removing tree stumps

Discussion in 'Homeowner Assistance Forum' started by NewLawnGirl, Feb 4, 2003.

  1. NewLawnGirl

    NewLawnGirl LawnSite Member
    Posts: 6

    I live in central North Carolina, and was hit rather hard with the ice storm this year. We lost a lot of trees - an area that was previously "forest" is now empty ... except for tree stumps. I'd like to clear the stumps out and plant a garden in the area. Most of the stumps are 8-10 inches across, and I'd like to do this in the most economical manner possible (we'll be selling the house within two years).
    I've heard of chemicals that you can pour on the stumps...how well do these work, how long does it take, and how expensive are they?
    We've also considered stump grinding...haven't looked into it yet, but we're thinking it could be expensive.
    Pulling them out is another option, but it would mean tearing up another area of the yard.
    Any other suggestions are welcome.
    Thanks.
     
  2. Mark B

    Mark B LawnSite Bronze Member
    Posts: 1,020

    You can cross cut the stump so it can't seal itself off. You can hire a guy to come in grind the stumps out for you or even dig them out. What part are you from? I'm in Burlington,N.C. Shoot me an email if ya have any questions.
     
  3. brentsawyer

    brentsawyer LawnSite Senior Member
    Posts: 663

    I just rented a stump grinder last week for 1/2 day $60. They are available at most rental stores and for that size I'd look into 5.5 and up Horsepower. It will probably be a tow behind unit so make sure you have a vehicle that has a ball or can mount a ball, don't worry about the weight, they're meant to be pulled around the yard by people with no machines (as long as its flat). Anyways, usually it will cost about $3-4 per inch of stump diamater to have someone do this for you. Add up the stumps and diamaters and find out if it is better to do it yourself. It should only take a strong person 10 min or so to cut an 8-10" stump below grade if they are good, it took me about 45 minutes to do each of my three trees with a 26-30" diameter, but that is about ten times as much work. If you do go this route, make sure to buy a pair of earplugs while at the store, the machine will surely make your ears scream after a few minutes.
     
  4. menchhofer

    menchhofer LawnSite Member
    from Indiana
    Posts: 33

    Small rental stump grinders are a waste of time and effort unlessa the stumps a

    You need to find someone who will grind the stumps at an hourly rate instead of the per inch method. Small stumps just take 2-3 minutes to do. A good man can do alot of stumps in an hour.
    expect to pay anywhere from 85-125 an hour..

    If you have a few years for the stumps to rot using the chemical, then do that.
     
  5. imalandscper

    imalandscper LawnSite Member
    Posts: 185

    Most rental stores around here have mini x's by bobcat. They are just a little excavator and should pull out this stumps. Or if you are not confident with thant get a bobcat with a set of forks and put the forks close together and just pick them out...we do this alot. works will.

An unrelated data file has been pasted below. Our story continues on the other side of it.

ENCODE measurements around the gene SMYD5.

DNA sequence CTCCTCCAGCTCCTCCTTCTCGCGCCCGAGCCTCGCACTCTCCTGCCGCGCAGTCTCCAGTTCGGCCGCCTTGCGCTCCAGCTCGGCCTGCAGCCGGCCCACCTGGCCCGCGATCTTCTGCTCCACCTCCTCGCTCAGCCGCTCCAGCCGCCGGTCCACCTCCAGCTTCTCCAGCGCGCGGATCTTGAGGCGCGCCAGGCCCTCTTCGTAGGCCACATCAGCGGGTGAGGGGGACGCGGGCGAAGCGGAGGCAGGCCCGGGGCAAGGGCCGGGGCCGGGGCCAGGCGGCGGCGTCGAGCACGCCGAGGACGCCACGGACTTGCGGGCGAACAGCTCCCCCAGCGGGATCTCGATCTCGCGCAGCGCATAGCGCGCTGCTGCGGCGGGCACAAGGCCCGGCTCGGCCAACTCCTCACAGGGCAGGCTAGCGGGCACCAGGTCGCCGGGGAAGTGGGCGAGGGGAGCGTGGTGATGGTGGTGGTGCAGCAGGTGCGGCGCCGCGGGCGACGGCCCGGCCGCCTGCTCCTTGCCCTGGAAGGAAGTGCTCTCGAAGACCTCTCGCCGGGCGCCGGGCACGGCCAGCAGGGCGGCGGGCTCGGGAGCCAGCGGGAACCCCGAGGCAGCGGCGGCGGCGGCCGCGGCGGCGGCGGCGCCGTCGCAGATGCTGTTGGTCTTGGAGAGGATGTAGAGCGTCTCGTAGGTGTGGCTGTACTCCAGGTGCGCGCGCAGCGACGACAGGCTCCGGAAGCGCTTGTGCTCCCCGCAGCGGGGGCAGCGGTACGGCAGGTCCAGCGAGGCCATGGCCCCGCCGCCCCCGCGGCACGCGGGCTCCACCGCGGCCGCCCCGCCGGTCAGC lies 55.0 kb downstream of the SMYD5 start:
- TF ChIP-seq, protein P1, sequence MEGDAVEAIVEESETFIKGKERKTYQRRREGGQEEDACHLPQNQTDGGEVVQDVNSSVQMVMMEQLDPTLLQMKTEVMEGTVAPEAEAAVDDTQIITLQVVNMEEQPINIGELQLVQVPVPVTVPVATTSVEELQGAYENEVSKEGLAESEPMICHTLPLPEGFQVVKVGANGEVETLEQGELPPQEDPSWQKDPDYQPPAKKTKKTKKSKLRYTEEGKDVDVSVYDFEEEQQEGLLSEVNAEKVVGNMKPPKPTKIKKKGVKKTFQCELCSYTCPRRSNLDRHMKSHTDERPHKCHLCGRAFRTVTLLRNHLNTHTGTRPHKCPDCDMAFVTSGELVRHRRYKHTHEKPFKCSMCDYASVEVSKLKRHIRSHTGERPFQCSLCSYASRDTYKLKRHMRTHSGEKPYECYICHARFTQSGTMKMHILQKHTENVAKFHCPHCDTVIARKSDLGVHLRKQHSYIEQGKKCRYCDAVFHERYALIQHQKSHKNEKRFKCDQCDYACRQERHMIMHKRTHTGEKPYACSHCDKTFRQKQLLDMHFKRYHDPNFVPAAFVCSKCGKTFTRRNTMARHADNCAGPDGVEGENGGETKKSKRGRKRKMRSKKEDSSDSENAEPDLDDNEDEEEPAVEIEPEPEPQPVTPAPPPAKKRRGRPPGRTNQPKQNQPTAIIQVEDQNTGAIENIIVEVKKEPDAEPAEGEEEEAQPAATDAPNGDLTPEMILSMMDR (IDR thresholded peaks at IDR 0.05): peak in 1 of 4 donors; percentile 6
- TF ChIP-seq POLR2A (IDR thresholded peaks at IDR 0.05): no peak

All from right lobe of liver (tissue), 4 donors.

Andy
     
  6. Swampbeast

    Swampbeast LawnSite Senior Member
    Posts: 463

    My preferred method is to hitch the back of my pickup truck up to the stump using a short lenth of chain and popping it out.
    If not that, then just go get a dude to grind it.

    Or you could have fun and blow it out with dynamite....:D

    :cool:
     
  7. MacLawnCo

    MacLawnCo LawnSite Bronze Member
    Posts: 1,847

    Im sure you know to be very careful. I have heard many cases of the chain breaking and snapping back, breaking out the back window and even injuring the driver. A budy was doing that and he ruined his tailgate. :(
     
  8. Swampbeast

    Swampbeast LawnSite Senior Member
    Posts: 463

    I dont really have to worry about that, I use 1/2 inch chain. No stump the small side of a Redwood is gonna break that.
    Though I have had stumps pop out of the ground so fast they go flying. To keep that from happening, I simply tie a rope that goes the opposite direction of the pull to another tree behind it, with lots of slack in it. That way, when the stump pops out, the rope keeps it from hitting my truck.

    :cool:
     
  9. James234

    James234 LawnSite Member
    from Texas
    Posts: 59

    The best method is fire. Just buy some charcoal and set it on fire on top of your stump. Check it often to make sure it is still on fire. When it gets down to ground level use a blower to heat up the pile and burn the roots out. Easy as pie! :blob2:

    My method is the stumpgrinders worst nightmare! :D
     
  10. kickin sum grass

    kickin sum grass LawnSite Senior Member
    Posts: 628

    swampbeast-
    try not to be to confident with that 1/2 inch chain. it only takes 1 weak link and remeber that each time you use it it will get weaker. I have seen many a chain break (larger size chains) and almost seen a guy get his head tooken off. he was on a tractor and the chain came up and slapped the armrest. it woulda killed him if it had been over 2".

    What you can do to help flyback is to take another chain and drape it back and forth over the pulling chain. This way if it breaks the weight of the draped chain will reduce or eliminate the flyback.

    It work good unless you are getting a run and yanking the chain hard.
     

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